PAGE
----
As you know, almost all of the songs we write tell stories. We want to share those stories with you. Just as we did for the songs on our first CD 13, we’ll post the story behind each song on our new CD Again here for you to read. The plan is to feature one song each week for the next 11 weeks.
Here is the story behind Sacrificial Lambs as related by Gary McGraw.
The song “Sacrificial Lambs”
Sacrifical Lambs is the first song I have ever written. Though I have recorded lots of original music, written plenty of musical hooks, and re-arranged many songs in collaboration, before Sacrificial Lambs I had never created a song of my own from scratch.
Sacrificial Lambs is one of two songs on Again driven by the shock of the Newtown massacre. After a Florida-art-trip–related hiatus, we came together for musica one evening and both Clark and I had new songs to share. This is the one I brought.
I remember sitting in my car in downtown Berryville when the idea struck: why is it that Abraham’s son Isaac was spared sacrifice (at the last minute no less) while the 26 children shot to death in Newtown were not? That’s the simple but very hard question behind the lyrics.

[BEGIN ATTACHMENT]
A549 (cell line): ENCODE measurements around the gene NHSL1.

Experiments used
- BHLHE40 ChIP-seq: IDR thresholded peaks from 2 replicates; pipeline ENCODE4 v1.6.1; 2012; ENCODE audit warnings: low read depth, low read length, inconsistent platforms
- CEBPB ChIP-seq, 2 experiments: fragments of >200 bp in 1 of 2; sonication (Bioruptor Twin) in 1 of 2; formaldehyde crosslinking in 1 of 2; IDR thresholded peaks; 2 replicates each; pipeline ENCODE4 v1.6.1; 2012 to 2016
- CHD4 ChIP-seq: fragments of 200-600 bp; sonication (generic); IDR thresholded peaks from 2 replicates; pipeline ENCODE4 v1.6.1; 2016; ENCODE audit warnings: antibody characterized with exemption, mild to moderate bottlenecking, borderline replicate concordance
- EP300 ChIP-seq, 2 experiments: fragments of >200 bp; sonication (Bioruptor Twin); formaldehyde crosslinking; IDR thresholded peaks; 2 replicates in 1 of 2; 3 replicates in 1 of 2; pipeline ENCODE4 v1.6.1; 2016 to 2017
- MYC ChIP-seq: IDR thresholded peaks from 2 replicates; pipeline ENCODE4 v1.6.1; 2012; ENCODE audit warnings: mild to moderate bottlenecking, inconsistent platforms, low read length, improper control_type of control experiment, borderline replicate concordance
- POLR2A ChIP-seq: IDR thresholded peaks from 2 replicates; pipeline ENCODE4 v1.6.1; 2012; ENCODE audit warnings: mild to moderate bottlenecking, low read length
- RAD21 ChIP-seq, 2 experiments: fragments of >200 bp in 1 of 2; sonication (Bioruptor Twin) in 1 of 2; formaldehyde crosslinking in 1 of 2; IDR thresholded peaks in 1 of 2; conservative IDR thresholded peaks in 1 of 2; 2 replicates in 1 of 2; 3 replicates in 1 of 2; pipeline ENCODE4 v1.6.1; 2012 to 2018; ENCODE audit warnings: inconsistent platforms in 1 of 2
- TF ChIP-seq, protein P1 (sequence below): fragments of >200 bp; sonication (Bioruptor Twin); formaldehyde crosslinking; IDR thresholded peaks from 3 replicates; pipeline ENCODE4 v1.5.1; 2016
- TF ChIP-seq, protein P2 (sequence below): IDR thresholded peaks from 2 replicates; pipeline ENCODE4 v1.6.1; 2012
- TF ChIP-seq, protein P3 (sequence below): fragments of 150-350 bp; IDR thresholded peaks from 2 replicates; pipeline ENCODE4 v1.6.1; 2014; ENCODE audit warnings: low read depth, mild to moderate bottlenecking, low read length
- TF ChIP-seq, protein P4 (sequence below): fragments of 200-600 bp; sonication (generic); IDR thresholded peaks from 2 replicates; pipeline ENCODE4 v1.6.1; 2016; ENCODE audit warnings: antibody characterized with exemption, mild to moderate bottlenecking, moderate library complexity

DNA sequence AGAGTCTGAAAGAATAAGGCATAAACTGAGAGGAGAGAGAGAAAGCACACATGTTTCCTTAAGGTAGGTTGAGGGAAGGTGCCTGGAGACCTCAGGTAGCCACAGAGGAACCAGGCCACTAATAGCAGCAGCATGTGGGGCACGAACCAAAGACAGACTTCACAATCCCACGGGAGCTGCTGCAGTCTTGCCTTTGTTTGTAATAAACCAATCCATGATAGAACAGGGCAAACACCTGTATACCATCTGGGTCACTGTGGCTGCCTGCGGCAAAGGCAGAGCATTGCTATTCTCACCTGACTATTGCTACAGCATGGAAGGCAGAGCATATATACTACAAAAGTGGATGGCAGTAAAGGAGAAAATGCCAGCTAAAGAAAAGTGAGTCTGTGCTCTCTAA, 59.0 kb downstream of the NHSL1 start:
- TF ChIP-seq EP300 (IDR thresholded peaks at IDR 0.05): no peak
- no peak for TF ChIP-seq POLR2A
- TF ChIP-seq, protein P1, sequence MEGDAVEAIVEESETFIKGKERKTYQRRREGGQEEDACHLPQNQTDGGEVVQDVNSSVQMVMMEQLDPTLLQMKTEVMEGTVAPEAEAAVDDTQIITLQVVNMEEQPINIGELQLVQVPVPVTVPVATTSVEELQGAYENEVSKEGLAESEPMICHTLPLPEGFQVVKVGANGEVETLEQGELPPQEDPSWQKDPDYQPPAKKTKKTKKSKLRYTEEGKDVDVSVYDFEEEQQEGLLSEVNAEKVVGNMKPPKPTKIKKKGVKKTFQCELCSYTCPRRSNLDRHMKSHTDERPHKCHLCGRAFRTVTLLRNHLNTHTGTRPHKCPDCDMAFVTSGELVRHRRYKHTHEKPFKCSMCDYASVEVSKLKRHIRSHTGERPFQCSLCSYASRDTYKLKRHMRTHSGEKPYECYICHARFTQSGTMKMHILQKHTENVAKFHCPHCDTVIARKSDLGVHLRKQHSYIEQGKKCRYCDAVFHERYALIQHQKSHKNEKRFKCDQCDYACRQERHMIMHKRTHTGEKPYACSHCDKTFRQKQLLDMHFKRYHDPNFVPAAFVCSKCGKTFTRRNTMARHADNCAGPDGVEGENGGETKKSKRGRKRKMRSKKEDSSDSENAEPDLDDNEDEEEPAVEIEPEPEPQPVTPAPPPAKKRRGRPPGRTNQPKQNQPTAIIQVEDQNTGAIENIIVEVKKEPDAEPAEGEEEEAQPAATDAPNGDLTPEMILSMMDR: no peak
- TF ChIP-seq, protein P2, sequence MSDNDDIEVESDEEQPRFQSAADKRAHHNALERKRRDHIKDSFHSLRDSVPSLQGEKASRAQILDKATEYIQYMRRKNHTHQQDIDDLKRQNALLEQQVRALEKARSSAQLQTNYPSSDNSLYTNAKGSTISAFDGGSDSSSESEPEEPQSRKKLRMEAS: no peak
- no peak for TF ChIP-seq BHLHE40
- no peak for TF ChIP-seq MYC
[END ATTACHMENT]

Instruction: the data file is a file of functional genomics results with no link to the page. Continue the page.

The first verse is set on a mountain top in the Old Testament and, as the story goes, shows the merciful god interposing on Isaac’s sacrifice at the last second. The next verse is about gun-related terror in a modern kindergarten classroom just before Christmas. Then comes the hard question asked directly of a god who failed to intervene and left us in a situation with “Walmart guns and rent-a-cops in every school.”
Musically, the main hook of the song is lifted directly from the opening theme of Rachmaninoff’s Third Piano Concerto—a simple melody that has haunted me since I was very young. I sometimes wish I could play the piano just so I could play that concerto. My grandfather was a trained concert pianist who debuted with the New York Philharmonic in Carnegie Hall when he was 12. Then he broke his wrists playing football and lost too much dexterity to continue. I am told that when I was very young he would play the third on our upright to impress our teenage babysitters. That must be why the haunting melody of the theme is so deep inside me.
Once I had the lyrics and the theme cobbled together, Allen helped me properly assemble everything and find the right drive. It’s a privilege to learn from a master.
Every time we’ve performed this song it makes someone in the audience cry. Maybe it’s a good thing that it took me 47 years to write my first song.